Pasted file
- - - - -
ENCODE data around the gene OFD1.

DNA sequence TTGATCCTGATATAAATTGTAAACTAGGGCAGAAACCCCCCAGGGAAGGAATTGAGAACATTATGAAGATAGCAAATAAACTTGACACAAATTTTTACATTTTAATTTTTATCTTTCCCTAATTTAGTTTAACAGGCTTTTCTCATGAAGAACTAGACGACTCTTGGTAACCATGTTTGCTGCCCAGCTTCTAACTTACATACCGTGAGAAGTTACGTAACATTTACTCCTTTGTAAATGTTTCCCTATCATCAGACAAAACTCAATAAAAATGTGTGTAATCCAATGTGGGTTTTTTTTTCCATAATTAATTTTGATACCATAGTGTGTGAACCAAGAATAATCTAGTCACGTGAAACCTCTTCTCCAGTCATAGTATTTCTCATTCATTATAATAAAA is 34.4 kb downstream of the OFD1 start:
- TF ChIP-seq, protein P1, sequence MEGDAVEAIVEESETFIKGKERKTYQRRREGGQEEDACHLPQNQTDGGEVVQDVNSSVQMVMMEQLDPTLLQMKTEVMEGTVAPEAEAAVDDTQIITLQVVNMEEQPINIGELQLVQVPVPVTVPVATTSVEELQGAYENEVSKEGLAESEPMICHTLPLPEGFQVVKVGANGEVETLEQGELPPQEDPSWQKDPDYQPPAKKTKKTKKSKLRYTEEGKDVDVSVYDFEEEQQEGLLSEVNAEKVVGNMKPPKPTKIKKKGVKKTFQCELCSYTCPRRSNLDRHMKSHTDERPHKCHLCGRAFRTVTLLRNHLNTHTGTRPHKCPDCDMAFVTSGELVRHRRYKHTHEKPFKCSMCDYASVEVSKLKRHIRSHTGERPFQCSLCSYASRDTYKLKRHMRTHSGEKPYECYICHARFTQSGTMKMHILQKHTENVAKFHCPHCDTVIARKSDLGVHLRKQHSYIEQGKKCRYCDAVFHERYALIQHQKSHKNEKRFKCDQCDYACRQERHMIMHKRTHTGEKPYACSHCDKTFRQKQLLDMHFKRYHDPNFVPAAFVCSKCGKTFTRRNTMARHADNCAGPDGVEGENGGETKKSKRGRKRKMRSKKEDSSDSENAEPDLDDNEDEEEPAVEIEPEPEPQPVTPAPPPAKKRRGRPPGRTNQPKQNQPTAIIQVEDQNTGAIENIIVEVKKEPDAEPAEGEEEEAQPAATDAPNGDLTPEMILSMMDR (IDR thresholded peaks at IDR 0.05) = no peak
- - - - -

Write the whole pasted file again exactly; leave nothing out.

ENCODE data around the gene OFD1.

DNA sequence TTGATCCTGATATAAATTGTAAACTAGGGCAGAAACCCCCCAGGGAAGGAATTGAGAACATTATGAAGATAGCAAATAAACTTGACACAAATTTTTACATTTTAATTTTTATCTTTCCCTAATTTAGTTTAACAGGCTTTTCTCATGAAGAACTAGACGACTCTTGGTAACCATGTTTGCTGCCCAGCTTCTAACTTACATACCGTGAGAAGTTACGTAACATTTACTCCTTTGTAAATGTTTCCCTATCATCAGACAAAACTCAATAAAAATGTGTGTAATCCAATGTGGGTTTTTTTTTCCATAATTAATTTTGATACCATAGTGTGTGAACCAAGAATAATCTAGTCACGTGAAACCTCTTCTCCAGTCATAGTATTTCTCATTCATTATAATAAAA is 34.4 kb downstream of the OFD1 start:
- TF ChIP-seq, protein P1, sequence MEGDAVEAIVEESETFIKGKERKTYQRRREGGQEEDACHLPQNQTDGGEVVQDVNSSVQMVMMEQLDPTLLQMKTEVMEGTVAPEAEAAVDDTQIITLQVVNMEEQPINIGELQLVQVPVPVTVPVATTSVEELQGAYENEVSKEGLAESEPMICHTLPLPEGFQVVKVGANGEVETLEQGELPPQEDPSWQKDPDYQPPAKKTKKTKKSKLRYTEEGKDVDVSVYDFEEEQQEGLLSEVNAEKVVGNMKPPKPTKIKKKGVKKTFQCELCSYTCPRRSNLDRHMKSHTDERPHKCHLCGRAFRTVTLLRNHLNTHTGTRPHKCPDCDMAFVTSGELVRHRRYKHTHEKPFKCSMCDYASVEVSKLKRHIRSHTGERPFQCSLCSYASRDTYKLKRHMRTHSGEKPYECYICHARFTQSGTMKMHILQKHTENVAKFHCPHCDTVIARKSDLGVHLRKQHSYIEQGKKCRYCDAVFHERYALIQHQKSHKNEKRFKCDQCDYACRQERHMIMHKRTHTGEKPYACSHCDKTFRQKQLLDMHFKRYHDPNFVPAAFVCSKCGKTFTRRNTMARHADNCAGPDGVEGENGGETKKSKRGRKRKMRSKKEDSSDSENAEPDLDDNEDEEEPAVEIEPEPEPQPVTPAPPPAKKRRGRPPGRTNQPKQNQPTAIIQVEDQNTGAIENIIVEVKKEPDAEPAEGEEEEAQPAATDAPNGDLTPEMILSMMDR (IDR thresholded peaks at IDR 0.05) = no peak